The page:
Take a step back and look at it again.
One of the symptoms of an approaching nervous breakdown is the belief that one’s work is terribly important.
–Bertrand Russell, The Conquest of Happiness
I recently wrote and published a book on Amazon Kindle. I was happy with the book itself–I felt as though I’d created a useful resource that would help others. But I wasn’t happy with my book launch. It turns out that simply completing a book and uploading it onto Amazon isn’t really a book launch.
In my rush to get it done and shipped, I had more or less completely ignored a marketing plan! I had focussed purely on creating the product and forgotten the part about letting interested people know how and where to find it.
That wasn’t all. I had got my timing completely off. The book is aimed at helping people prepare for exams. But I had unwittingly released my book when my ‘target audience’ had finished their exams and were busy burning their study-notes!
With all of that, the book still managed to get enough downloads to make it to the top of Amazon’s charts in the ‘Kindle – Study Skills’ category. This was largely thanks to my wonderful network of friends and family and a five-day free promotion on Amazon (I also did some frenzied, last-minute scrambling around on social media and bargain book websites to help things along).
So my timing was off and I didn’t have a marketing plan, but what did any of that mean? Should I be disappointed and angry at myself? Should I regard this launch as a disaster?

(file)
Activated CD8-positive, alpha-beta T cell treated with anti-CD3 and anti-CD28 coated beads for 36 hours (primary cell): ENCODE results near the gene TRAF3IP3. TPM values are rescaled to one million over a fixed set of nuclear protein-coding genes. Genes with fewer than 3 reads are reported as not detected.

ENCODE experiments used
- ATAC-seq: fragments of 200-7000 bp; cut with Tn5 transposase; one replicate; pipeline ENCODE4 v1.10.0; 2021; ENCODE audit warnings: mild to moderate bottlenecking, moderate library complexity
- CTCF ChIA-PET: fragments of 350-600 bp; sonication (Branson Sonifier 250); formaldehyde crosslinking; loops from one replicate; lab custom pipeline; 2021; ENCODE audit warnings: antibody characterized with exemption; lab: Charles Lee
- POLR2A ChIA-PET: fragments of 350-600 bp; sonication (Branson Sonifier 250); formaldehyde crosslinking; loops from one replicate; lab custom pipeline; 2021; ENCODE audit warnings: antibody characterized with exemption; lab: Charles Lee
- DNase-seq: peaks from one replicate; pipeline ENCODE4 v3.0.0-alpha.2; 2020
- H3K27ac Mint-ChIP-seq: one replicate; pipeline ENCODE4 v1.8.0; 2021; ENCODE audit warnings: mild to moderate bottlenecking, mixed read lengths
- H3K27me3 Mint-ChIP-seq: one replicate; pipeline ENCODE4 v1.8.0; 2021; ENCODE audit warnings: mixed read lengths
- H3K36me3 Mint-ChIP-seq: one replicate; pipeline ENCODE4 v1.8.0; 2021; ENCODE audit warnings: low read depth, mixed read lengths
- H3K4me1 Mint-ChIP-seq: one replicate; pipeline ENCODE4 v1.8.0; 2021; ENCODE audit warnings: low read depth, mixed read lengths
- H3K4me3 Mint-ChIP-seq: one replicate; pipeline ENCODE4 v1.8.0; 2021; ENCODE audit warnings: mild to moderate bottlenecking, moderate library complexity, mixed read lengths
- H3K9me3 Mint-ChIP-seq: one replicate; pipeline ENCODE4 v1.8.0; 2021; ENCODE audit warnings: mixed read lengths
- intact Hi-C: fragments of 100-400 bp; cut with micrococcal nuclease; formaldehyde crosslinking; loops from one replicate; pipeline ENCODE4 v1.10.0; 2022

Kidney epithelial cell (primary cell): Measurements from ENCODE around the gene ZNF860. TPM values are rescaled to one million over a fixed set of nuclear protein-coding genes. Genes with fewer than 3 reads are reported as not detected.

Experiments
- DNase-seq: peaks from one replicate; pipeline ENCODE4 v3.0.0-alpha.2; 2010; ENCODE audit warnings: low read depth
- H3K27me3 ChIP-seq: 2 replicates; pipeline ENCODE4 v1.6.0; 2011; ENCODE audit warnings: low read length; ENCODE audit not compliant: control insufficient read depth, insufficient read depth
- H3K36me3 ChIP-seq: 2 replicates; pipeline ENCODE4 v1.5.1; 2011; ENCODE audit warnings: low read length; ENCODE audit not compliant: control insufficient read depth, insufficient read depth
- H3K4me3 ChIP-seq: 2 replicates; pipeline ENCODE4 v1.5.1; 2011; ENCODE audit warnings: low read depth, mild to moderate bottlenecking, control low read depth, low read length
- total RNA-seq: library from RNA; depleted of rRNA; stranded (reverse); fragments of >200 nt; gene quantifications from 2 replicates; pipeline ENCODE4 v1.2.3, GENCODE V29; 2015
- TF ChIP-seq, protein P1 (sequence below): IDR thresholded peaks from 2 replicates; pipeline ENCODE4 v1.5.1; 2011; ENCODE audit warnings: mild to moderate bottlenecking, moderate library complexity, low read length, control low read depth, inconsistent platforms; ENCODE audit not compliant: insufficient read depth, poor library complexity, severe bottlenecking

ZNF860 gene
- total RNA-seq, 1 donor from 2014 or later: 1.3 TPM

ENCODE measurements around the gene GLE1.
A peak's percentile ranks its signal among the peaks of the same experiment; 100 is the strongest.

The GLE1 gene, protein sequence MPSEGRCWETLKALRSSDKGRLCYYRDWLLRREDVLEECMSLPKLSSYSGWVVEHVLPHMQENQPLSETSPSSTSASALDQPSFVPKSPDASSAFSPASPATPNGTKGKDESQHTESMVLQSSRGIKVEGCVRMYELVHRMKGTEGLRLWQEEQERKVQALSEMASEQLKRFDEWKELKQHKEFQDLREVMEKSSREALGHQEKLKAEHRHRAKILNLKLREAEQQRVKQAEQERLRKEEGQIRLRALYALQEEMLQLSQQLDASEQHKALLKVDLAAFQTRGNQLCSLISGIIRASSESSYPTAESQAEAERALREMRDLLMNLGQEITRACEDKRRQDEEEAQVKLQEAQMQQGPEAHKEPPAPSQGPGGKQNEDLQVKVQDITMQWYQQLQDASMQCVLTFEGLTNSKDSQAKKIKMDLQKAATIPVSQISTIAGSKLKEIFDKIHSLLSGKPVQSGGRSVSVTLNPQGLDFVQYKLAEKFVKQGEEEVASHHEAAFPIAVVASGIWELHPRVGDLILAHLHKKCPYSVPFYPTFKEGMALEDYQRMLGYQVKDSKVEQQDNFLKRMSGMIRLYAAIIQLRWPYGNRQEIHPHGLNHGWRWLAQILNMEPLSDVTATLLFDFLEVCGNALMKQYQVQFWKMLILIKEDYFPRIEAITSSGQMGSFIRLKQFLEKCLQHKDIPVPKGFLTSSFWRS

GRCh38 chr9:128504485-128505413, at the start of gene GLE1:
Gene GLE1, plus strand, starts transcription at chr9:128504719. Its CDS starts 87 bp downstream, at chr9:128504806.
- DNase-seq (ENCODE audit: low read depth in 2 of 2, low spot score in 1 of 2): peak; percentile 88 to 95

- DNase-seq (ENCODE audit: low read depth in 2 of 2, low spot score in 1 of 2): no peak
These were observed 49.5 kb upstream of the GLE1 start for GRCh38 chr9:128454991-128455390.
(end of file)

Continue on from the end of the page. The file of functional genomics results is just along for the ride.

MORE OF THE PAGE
I have to admit that I was initially disappointed at the number of downloads during the launch/promotion period. Having very few sales/borrows in the period following that promotion also stings… But less so, since I realised my two colossal mistakes and what I could do to make things better in the long-run. This is the gift of perspective.
When I factor in my massive bloopers, it makes me think that I was lucky and that things went quite well. Also, when I remind myself that this was my first real book launch and that it was meant to be a learning experience, it feels way better. Sure I messed up with a couple of things, but I know better for next time.
And here are a few other things that came to mind, when I zoomed out and looked at the bigger picture:
- Nobody died. Seriously. Nothing terrible happened and that in itself is such a huge blessing.
- The book has a long shelf-life and its content is ‘evergreen’. It will continue to be relevant for as long as there are essay-type exams.
- The longer it is out there, the more people will come to know about it and therefore read it.
- Exams come round at least twice a year. It is at these times that the book becomes relevant. I can do some marketing and promoting at these times to let the audience know about it.
- Books aren’t the only thing that I am going to try my hand at, and this certainly isn’t the only book that I will write (I’m already working on the next book).
- I have the opportunity to try again (and again) and to do better next time.
- ‘Work’ isn’t everything or even the most important thing in life (at least not to me). My health, happiness and relationships matter a lot more to me and I am blessed to enjoy all of these things in good measure.
- Last, but certainly not least, I realise how lucky and blessed I am to have the friends and family that I have. The support and encouragement I received from all of them has been truly wonderful.
Taking note of all these things have helped me get over my disappointment very quickly. And I have perspective to thank for that.
Sometimes in life, it is easy to focus on the small things and use them as an excuse to feel unhappy. But maintaining a proper perspective is the perfect antidote to this. And if you can go a step further and count your blessings… it seems that you can be happy no matter what.